I never knew all the specifics going into the deal between ABC and 20th Century Fox. I can imagine conversation between the two giants when ABC broached the topic of booking Jesse James. Fox: "Do we own that?" ABC: "Yes." Fox: "So you want a print of Jesse James?" ABC: "No, we want multiple prints. We want to play Jesse simultaneously throughout our theatres. Fox: "We probably don't have any prints available."ABC: "Make some." So a deal was struck, as were new prints, probably the first 35mm of Jesse James to be struck since the 1950s (and I'd suspect final ones generated since for theatrical use). ABC Southeastern's ad campaign was designed by Jack Jordan, the advertising director for our division, based in Charlotte, N.C. Jack had a pretty good knowledge of movies and did a nice job cutting and pasting artwork from a number of westerns to create a new look for Jesse (note borrowing of key art with Robert Wagner from The True Story Of Jesse James). Jack knew moviegoers of 1972 had less idea who Tyrone Power, the film's star, was, so he concentrated more on Henry Fonda, the one actor from the 1939 film still active. Then he compared Frank and Jesse to Butch and Sundance, only proclaiming the James boys as being the rowdier outlaw duo (at least until we played the Newman/Redford show again---which we did).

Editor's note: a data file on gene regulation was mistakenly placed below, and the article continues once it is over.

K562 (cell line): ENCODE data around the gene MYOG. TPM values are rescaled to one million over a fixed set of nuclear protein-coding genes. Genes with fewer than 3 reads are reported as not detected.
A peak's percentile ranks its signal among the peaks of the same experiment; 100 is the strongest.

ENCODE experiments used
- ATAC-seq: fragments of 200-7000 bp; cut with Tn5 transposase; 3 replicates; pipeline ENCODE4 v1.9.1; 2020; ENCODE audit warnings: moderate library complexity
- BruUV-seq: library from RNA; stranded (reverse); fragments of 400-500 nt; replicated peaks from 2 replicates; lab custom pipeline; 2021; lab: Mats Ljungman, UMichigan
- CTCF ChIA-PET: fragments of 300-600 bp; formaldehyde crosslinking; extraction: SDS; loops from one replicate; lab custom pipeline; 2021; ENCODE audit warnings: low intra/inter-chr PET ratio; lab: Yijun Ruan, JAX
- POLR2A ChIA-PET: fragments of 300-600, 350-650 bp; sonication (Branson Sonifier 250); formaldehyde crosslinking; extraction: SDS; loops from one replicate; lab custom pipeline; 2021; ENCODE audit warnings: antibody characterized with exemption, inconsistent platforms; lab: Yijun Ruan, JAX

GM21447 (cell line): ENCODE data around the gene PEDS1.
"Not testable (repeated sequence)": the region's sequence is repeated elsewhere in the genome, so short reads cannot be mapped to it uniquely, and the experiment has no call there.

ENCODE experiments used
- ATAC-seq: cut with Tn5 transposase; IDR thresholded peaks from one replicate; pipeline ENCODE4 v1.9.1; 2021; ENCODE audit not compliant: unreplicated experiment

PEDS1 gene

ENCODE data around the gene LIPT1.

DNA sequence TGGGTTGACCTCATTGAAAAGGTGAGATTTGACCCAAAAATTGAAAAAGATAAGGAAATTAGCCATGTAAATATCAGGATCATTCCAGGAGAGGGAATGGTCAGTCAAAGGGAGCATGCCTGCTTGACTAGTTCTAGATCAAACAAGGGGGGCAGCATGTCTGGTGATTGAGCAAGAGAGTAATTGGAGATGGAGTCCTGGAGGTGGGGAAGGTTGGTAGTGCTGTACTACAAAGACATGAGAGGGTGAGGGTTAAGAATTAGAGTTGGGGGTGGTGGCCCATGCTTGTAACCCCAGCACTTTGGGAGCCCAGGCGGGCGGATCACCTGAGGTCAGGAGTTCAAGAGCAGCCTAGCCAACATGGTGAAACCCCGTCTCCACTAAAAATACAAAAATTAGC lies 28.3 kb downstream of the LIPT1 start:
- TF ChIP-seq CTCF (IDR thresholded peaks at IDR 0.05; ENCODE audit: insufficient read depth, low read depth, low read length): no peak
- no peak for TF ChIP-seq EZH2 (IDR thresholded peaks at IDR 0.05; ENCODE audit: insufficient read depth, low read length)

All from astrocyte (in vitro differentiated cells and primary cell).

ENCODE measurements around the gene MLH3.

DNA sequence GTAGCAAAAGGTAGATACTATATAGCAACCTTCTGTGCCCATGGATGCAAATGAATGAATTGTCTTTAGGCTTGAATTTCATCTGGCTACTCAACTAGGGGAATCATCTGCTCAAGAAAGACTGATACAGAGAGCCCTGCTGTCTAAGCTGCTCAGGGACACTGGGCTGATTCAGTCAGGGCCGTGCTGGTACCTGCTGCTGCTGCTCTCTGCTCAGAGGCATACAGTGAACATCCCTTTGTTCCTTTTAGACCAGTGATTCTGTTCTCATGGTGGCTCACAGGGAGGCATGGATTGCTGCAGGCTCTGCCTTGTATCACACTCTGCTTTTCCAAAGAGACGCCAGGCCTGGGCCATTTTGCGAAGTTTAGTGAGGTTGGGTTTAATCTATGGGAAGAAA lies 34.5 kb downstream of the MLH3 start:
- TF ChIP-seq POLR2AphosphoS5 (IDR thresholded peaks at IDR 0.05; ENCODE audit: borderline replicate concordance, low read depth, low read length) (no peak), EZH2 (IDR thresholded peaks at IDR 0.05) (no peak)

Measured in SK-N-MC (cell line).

20th Century Fox delivered to ABC four sparkling imbibition Technicolor prints for our engagements. Then the Charlotte bookers set playdates for our respective houses. My theatre (Salisbury, N.C.) was grouped with Winston-Salem, Lexington and High Point. Extensive radio spots were bought through the region. These were pre-iPod days when citizens actually listened to radio. These four towns played Jesse James for one week, after which prints went to other groupings within Southeastern such as Raleigh, Chapel Hill, Greensboro and Burlington. This went on until Jesse James played through the entire circuit (Virginia and both Carolinas). My theatre was charged $100.00 film rental (larger cities were charged $250.00) for the week's booking, this a bargain compared with prevailing rates. My share of the radio campaign was more than I paid for the feature itself. Business-wise, my theatre did pretty well with Jesse, and with that flat rental, certainly performed beyond what we'd have realized with percentage pics far less likely to do comparable business.